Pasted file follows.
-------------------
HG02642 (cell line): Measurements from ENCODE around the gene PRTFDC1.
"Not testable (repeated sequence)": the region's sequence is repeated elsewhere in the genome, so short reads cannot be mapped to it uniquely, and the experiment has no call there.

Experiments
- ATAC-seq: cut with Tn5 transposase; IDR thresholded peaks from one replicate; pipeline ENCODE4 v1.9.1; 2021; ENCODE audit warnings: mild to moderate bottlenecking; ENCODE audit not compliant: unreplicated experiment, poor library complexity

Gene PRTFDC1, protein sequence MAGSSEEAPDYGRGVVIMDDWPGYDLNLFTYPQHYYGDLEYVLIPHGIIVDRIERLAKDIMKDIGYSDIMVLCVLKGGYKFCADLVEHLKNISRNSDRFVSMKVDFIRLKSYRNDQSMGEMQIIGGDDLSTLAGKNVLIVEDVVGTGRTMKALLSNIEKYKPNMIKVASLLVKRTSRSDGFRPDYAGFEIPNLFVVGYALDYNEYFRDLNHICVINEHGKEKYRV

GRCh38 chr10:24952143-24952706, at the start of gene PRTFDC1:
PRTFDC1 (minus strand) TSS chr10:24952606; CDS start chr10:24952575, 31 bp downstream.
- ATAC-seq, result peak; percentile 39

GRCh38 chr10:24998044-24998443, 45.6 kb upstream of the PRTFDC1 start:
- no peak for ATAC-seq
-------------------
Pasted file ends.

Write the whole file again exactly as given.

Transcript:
HG02642 (cell line): Measurements from ENCODE around the gene PRTFDC1.
"Not testable (repeated sequence)": the region's sequence is repeated elsewhere in the genome, so short reads cannot be mapped to it uniquely, and the experiment has no call there.

Experiments
- ATAC-seq: cut with Tn5 transposase; IDR thresholded peaks from one replicate; pipeline ENCODE4 v1.9.1; 2021; ENCODE audit warnings: mild to moderate bottlenecking; ENCODE audit not compliant: unreplicated experiment, poor library complexity

Gene PRTFDC1, protein sequence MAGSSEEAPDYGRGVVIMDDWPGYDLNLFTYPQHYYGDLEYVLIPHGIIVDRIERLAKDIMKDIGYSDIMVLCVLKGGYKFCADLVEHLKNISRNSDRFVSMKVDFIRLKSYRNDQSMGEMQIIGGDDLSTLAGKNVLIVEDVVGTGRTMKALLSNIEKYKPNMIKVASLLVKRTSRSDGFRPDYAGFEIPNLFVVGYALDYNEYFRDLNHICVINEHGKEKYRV

GRCh38 chr10:24952143-24952706, at the start of gene PRTFDC1:
PRTFDC1 (minus strand) TSS chr10:24952606; CDS start chr10:24952575, 31 bp downstream.
- ATAC-seq, result peak; percentile 39

GRCh38 chr10:24998044-24998443, 45.6 kb upstream of the PRTFDC1 start:
- no peak for ATAC-seq